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Arcus-3D-M1 evolves from junkstrap into full color 3D printer

As impressive as many 3D printing developments may be, one area where the technology has faced real limitations is color. Initially only conceivable in monochrome, 3D printing saw possibilities open several years ago with the introduction of dual color extrusion methods, while more advanced industrial printers offer more comprehensive color options. Now a new machine has been demonstrated that could finally bring full-color printing to everyday FDM printer users who want to watch out for their wallets.

The Arcus-3D-M1 is a filament-based, FDM (fused deposition modelling) 3D printer that was recently unveiled at the MidWest RepRap Festival. This annual gathering in Goshen, Indiana is one of the largest 3D printing events in the world and sees the latest breakthroughs in 3D printing technology shown off to a crowd of enthusiastic hobbyists. One of these gifted amateurs, Daren Schwenke, had started the Arcus last year as a junkstrap, which is to say he cobbled it together from whatever mechanical parts he had lying around and could make use of. Now the machine is a fully fledged 3D printer that could be the start of a Technicolor revolution.

Arcus-3D-M1's full multicolor printing works by mixing five differently colored filaments together. Much like the spectrum used with color inkjet 2D printing, these filaments are designated C (Cyan), M (Magenta), Y(Yellow), K (Key, i.e. Black) and W (White). Combining these colors in a user-specified ratio gives a huge range of different color options, effectively offering any color imaginable. The results that the Arcus 3D has managed to achieve are so far being received with real enthusiasm and excitement.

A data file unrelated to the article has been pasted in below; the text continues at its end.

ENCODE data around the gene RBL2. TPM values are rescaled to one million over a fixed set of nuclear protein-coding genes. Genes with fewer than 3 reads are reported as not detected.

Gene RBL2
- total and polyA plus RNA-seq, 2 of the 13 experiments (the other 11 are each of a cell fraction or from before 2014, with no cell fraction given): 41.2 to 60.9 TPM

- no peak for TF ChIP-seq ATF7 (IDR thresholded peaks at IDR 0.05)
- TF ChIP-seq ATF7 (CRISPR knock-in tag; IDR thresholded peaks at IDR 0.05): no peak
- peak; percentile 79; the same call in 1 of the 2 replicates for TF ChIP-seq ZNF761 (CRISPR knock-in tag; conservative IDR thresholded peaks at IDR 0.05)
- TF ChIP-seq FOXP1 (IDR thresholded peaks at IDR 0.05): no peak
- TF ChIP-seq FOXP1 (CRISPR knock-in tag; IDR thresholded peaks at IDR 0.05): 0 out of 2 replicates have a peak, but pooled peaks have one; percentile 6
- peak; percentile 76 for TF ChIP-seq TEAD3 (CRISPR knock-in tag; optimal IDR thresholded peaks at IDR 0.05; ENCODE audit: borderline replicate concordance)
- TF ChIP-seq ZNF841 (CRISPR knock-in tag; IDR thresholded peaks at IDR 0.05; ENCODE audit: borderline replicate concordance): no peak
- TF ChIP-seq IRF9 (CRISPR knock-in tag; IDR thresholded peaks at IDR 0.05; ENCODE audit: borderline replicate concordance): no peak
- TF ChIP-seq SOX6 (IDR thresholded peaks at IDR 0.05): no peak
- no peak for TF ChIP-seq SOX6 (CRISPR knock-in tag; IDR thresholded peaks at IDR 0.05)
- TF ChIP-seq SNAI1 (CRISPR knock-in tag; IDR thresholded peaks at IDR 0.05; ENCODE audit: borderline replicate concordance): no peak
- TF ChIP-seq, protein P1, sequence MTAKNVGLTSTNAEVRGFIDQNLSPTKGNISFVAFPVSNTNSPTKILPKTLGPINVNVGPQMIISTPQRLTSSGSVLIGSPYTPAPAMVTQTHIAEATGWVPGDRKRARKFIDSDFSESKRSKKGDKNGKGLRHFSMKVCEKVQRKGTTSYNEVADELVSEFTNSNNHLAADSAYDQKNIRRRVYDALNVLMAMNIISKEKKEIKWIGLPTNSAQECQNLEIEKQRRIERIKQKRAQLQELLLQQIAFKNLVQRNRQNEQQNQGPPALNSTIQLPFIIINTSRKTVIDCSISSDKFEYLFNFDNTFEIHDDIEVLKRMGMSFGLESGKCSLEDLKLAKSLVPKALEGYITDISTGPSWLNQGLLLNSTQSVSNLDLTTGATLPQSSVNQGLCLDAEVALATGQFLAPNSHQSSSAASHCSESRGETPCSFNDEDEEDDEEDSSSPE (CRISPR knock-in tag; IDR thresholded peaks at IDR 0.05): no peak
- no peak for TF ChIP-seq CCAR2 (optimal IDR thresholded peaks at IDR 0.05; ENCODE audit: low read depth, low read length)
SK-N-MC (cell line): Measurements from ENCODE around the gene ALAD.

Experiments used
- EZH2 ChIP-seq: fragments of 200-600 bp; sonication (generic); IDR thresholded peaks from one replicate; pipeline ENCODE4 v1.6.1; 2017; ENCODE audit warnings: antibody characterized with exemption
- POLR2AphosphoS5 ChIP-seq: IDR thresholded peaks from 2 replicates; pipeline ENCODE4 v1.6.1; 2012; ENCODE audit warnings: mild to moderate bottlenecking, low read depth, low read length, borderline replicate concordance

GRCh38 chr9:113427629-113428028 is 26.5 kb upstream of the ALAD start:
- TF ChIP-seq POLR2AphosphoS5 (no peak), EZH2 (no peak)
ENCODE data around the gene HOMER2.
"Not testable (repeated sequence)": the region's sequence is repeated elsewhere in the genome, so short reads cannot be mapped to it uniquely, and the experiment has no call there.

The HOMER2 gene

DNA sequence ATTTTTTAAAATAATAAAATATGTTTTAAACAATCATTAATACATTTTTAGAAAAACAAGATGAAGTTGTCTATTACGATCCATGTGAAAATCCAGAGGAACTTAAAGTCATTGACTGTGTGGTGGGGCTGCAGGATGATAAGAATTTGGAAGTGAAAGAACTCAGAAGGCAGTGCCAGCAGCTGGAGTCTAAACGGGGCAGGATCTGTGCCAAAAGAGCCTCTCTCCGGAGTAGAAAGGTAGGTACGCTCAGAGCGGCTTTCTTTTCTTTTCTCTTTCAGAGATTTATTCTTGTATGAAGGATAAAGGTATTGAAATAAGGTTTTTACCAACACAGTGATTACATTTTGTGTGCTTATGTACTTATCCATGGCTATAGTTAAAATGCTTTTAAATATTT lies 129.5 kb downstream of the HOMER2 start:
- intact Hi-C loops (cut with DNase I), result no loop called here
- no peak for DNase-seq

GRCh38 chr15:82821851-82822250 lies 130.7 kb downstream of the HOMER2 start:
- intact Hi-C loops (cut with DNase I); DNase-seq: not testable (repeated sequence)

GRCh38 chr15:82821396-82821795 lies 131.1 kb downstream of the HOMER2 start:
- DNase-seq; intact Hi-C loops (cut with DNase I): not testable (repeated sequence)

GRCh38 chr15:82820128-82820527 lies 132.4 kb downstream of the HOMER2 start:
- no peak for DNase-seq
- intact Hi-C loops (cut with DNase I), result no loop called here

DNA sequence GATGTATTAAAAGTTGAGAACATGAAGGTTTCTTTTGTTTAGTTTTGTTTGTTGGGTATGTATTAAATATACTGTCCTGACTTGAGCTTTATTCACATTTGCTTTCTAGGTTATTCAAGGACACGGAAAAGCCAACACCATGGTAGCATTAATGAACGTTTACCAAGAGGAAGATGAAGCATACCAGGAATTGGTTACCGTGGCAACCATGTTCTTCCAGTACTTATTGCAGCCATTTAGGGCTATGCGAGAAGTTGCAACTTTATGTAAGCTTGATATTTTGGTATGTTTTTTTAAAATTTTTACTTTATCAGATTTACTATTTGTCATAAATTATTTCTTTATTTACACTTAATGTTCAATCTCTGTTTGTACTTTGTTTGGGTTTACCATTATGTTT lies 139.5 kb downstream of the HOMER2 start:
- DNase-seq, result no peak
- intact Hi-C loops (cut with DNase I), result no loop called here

The Arcus-3D-M1 has a number of unique mechanical and design features. According to Schwenke, the current design is based on the Beaglebone Black dev platform, running a Machinekit velocity extrusion branch. Its hotend extruder feeds six PTFE tubes into a water-cooled assembly that mixes and squirts 1.75 mm filament out of the nozzle, making use of a small brushless motor. The end effector of the hotend is surprisingly light- weighing only about 150 grams. This means its weight isn’t significantly different from any other delta printer currently on the market. The impeller spins at a relatively high speed and is designed such that it also generates it's own extrusion pressure to feed the nozzle, greatly reducing the feed pressure required. This design allows this printer  to move very fast, providing a multicolor print in the same amount of time many machines would create a regular monochrome one. The Arcus-3D-M1 also uses a CRAMPS controller board, and its code is available to access remotely.

(Images: Hackaday)


The Arcus-3D-M1 isn’t by any means the first multicolor 3D printer, but could be one of the simplest and most effective yet seen, and it is encouraging to see such impressive results achieved by open source design. Its success suggests that we will only see the technology improving in the coming years, perhaps looking back at this project as the first in a new wave of accessible machines that bring the full potential of color to the 3D printing masses.


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